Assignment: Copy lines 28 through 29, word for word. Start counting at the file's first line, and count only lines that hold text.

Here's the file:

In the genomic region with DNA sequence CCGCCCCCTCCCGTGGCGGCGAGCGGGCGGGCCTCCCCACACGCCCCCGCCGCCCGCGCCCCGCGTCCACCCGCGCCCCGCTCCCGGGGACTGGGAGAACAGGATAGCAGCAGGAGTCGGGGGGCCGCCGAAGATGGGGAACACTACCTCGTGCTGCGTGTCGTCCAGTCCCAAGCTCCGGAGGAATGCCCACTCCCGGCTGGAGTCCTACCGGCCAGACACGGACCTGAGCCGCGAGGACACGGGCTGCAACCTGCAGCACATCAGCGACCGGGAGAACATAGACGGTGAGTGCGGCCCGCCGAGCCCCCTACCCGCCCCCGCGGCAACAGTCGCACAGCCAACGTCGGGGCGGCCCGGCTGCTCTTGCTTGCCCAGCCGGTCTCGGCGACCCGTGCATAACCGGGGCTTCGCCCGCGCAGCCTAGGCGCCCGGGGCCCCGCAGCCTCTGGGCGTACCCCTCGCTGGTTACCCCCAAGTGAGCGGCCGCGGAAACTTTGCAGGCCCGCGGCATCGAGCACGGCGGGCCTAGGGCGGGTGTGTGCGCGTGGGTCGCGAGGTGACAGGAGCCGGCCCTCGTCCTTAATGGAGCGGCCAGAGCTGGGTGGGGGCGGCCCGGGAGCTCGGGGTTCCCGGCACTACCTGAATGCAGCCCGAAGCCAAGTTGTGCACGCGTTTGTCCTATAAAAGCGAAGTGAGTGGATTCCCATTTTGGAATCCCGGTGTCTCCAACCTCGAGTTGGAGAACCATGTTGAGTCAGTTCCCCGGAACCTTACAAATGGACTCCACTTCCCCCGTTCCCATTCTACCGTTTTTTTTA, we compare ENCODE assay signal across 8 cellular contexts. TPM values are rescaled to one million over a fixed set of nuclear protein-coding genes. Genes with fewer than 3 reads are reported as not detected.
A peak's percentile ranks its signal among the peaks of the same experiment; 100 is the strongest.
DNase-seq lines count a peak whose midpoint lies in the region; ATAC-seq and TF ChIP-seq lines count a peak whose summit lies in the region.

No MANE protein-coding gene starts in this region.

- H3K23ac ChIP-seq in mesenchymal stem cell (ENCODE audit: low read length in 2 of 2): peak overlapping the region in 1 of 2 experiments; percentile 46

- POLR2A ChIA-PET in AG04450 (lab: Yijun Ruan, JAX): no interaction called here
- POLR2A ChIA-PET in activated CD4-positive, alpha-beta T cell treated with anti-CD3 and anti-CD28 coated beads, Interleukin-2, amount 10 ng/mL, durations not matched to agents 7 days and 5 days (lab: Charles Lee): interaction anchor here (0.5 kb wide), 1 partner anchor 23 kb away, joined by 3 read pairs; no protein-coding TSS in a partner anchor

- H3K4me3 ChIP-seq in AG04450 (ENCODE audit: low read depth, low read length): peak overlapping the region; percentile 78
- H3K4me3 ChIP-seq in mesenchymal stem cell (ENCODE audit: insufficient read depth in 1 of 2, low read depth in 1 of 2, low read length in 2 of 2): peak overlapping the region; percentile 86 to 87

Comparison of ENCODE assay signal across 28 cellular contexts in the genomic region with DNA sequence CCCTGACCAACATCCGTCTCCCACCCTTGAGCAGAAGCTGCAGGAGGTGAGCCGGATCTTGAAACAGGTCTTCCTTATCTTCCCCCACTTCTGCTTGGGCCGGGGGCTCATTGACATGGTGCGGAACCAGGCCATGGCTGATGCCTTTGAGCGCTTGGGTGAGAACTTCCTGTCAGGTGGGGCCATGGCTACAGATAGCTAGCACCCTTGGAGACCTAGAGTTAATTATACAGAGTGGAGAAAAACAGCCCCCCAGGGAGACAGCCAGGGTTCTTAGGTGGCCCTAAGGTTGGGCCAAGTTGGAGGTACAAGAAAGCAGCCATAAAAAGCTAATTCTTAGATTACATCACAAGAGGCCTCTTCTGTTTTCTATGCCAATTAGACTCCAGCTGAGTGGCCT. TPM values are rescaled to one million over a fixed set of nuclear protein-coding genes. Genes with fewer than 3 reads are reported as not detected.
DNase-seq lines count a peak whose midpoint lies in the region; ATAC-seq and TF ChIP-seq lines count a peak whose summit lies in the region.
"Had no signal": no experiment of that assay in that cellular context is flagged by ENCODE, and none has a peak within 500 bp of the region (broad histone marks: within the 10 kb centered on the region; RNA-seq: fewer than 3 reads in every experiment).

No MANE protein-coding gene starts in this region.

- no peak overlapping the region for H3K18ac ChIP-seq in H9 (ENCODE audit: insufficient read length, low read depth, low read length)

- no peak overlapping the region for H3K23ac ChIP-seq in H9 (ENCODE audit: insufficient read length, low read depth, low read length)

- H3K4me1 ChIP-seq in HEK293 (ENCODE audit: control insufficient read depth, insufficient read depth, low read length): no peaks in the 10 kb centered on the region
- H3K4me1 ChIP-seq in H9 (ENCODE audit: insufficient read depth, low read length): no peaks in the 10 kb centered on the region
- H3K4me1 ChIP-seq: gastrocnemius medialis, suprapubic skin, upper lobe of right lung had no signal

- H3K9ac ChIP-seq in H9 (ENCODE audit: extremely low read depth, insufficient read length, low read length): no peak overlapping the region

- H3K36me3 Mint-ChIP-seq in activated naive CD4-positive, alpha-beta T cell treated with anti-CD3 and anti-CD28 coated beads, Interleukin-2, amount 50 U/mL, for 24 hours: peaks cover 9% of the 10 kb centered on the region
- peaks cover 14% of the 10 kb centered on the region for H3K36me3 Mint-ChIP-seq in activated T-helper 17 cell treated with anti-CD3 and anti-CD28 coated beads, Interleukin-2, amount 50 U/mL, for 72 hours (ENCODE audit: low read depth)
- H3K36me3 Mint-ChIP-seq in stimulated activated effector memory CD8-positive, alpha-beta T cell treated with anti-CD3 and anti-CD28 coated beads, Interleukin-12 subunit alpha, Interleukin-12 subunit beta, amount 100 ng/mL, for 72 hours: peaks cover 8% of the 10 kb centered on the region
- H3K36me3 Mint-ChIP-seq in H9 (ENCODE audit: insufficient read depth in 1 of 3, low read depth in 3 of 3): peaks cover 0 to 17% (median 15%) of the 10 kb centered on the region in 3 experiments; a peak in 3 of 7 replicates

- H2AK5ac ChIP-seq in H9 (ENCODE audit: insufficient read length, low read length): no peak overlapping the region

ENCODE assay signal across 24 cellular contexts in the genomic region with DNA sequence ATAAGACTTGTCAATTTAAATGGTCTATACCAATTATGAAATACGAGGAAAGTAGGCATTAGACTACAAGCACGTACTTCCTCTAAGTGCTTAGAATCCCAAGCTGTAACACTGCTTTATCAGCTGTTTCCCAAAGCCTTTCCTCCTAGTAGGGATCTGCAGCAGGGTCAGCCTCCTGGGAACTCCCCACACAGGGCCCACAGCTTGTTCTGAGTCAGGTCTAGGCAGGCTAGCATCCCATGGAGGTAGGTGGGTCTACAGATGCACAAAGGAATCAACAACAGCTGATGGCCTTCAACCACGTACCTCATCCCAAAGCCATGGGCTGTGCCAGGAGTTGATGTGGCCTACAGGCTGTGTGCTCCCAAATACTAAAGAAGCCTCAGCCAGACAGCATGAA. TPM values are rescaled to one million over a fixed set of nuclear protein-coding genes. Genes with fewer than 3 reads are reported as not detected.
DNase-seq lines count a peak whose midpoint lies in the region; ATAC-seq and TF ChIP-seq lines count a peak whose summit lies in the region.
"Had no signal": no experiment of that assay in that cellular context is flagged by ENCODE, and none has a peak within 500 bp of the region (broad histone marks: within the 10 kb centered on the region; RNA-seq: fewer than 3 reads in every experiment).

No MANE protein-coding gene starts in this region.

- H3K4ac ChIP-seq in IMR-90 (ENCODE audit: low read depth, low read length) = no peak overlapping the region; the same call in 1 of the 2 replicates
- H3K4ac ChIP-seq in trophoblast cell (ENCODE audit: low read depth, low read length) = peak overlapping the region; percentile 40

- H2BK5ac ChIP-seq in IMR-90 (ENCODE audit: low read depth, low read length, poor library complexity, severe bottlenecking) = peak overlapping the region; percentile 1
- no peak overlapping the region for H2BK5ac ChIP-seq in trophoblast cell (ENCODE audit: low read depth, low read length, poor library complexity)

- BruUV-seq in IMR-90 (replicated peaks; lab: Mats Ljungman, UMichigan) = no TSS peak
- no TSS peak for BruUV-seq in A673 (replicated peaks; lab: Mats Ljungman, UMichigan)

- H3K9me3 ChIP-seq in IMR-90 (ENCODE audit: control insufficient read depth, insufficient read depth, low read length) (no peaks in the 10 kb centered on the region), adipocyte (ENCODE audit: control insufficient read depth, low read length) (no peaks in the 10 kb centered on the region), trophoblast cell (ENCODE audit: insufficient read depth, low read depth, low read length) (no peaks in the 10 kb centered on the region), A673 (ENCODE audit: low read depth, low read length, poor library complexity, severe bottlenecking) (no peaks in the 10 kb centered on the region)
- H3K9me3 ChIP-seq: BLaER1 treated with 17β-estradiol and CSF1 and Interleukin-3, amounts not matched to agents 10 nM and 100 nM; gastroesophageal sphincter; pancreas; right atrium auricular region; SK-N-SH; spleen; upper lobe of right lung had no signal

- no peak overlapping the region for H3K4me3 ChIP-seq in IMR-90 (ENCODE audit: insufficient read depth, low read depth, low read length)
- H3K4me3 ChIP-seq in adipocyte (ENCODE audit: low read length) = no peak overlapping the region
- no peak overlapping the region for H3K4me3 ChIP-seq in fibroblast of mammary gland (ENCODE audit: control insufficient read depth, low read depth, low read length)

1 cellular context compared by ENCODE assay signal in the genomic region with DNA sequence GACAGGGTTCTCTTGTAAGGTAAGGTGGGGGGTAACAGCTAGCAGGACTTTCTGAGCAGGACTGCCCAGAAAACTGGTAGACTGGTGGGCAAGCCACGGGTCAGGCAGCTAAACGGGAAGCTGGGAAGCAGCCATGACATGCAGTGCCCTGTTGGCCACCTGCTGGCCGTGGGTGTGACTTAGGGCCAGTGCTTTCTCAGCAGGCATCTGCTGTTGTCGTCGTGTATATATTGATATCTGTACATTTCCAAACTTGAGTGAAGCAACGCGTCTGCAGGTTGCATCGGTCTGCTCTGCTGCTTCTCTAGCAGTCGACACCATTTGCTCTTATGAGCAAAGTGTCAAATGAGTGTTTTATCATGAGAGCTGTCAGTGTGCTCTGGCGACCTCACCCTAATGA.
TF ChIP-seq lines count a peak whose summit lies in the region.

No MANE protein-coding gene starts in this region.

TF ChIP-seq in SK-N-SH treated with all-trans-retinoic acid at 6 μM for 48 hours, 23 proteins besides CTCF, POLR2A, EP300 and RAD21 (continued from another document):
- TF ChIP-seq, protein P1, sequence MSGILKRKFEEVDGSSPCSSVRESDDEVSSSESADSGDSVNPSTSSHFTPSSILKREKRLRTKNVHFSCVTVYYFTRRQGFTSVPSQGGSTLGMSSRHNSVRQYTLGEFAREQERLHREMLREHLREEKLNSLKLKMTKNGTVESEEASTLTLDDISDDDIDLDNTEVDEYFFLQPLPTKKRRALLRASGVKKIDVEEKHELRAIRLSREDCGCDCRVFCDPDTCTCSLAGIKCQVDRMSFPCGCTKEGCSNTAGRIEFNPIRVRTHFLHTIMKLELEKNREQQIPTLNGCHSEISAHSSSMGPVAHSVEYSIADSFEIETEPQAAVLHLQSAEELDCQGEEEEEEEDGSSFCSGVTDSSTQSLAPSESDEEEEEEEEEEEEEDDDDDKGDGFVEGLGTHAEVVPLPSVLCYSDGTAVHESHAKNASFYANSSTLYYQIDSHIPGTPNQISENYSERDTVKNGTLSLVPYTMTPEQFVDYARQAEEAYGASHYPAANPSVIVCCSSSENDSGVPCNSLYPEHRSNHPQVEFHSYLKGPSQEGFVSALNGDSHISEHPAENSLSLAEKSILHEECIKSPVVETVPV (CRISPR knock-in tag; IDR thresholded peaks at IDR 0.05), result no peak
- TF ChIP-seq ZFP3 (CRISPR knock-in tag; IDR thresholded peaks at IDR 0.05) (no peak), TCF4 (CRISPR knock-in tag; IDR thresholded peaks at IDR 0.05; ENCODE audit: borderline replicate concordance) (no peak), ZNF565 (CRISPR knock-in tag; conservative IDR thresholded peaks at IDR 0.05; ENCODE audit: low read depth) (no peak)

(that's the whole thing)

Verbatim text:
No MANE protein-coding gene starts in this region.

- H3K4ac ChIP-seq in IMR-90 (ENCODE audit: low read depth, low read length) = no peak overlapping the region; the same call in 1 of the 2 replicates